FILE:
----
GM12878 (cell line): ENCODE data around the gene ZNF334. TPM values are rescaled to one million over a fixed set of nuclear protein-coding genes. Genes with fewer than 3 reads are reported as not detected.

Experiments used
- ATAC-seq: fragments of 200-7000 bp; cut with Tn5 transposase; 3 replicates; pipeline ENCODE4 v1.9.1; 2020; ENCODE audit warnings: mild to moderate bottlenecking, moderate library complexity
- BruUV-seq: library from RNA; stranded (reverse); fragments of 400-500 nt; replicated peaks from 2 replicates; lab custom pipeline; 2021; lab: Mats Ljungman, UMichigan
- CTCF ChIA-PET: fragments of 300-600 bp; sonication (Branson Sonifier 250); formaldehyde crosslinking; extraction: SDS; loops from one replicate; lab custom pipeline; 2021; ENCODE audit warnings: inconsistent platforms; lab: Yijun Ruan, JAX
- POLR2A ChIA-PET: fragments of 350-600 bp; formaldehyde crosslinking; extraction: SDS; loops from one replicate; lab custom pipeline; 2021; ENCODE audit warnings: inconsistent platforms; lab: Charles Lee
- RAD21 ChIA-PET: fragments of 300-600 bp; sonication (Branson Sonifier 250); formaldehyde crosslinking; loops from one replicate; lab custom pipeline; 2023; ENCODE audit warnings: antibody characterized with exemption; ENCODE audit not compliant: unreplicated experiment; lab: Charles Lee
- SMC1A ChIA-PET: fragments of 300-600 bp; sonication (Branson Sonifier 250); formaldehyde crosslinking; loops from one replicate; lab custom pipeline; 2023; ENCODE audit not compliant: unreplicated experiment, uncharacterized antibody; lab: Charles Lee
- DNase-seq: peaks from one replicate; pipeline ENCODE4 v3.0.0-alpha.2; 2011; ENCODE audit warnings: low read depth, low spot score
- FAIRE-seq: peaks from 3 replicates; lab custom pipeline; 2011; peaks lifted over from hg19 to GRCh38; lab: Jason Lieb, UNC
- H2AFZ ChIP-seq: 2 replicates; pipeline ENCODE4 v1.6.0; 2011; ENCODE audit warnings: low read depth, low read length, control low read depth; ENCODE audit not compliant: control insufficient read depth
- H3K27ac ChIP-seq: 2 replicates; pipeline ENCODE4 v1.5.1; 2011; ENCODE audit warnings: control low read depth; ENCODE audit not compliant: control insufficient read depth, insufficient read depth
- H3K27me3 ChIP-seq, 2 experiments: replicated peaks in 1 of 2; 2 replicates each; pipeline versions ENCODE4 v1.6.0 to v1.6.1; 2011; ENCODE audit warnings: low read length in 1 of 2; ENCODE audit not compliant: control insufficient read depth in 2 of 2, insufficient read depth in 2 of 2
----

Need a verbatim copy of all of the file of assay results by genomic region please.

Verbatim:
GM12878 (cell line): ENCODE data around the gene ZNF334. TPM values are rescaled to one million over a fixed set of nuclear protein-coding genes. Genes with fewer than 3 reads are reported as not detected.

Experiments used
- ATAC-seq: fragments of 200-7000 bp; cut with Tn5 transposase; 3 replicates; pipeline ENCODE4 v1.9.1; 2020; ENCODE audit warnings: mild to moderate bottlenecking, moderate library complexity
- BruUV-seq: library from RNA; stranded (reverse); fragments of 400-500 nt; replicated peaks from 2 replicates; lab custom pipeline; 2021; lab: Mats Ljungman, UMichigan
- CTCF ChIA-PET: fragments of 300-600 bp; sonication (Branson Sonifier 250); formaldehyde crosslinking; extraction: SDS; loops from one replicate; lab custom pipeline; 2021; ENCODE audit warnings: inconsistent platforms; lab: Yijun Ruan, JAX
- POLR2A ChIA-PET: fragments of 350-600 bp; formaldehyde crosslinking; extraction: SDS; loops from one replicate; lab custom pipeline; 2021; ENCODE audit warnings: inconsistent platforms; lab: Charles Lee
- RAD21 ChIA-PET: fragments of 300-600 bp; sonication (Branson Sonifier 250); formaldehyde crosslinking; loops from one replicate; lab custom pipeline; 2023; ENCODE audit warnings: antibody characterized with exemption; ENCODE audit not compliant: unreplicated experiment; lab: Charles Lee
- SMC1A ChIA-PET: fragments of 300-600 bp; sonication (Branson Sonifier 250); formaldehyde crosslinking; loops from one replicate; lab custom pipeline; 2023; ENCODE audit not compliant: unreplicated experiment, uncharacterized antibody; lab: Charles Lee
- DNase-seq: peaks from one replicate; pipeline ENCODE4 v3.0.0-alpha.2; 2011; ENCODE audit warnings: low read depth, low spot score
- FAIRE-seq: peaks from 3 replicates; lab custom pipeline; 2011; peaks lifted over from hg19 to GRCh38; lab: Jason Lieb, UNC
- H2AFZ ChIP-seq: 2 replicates; pipeline ENCODE4 v1.6.0; 2011; ENCODE audit warnings: low read depth, low read length, control low read depth; ENCODE audit not compliant: control insufficient read depth
- H3K27ac ChIP-seq: 2 replicates; pipeline ENCODE4 v1.5.1; 2011; ENCODE audit warnings: control low read depth; ENCODE audit not compliant: control insufficient read depth, insufficient read depth
- H3K27me3 ChIP-seq, 2 experiments: replicated peaks in 1 of 2; 2 replicates each; pipeline versions ENCODE4 v1.6.0 to v1.6.1; 2011; ENCODE audit warnings: low read length in 1 of 2; ENCODE audit not compliant: control insufficient read depth in 2 of 2, insufficient read depth in 2 of 2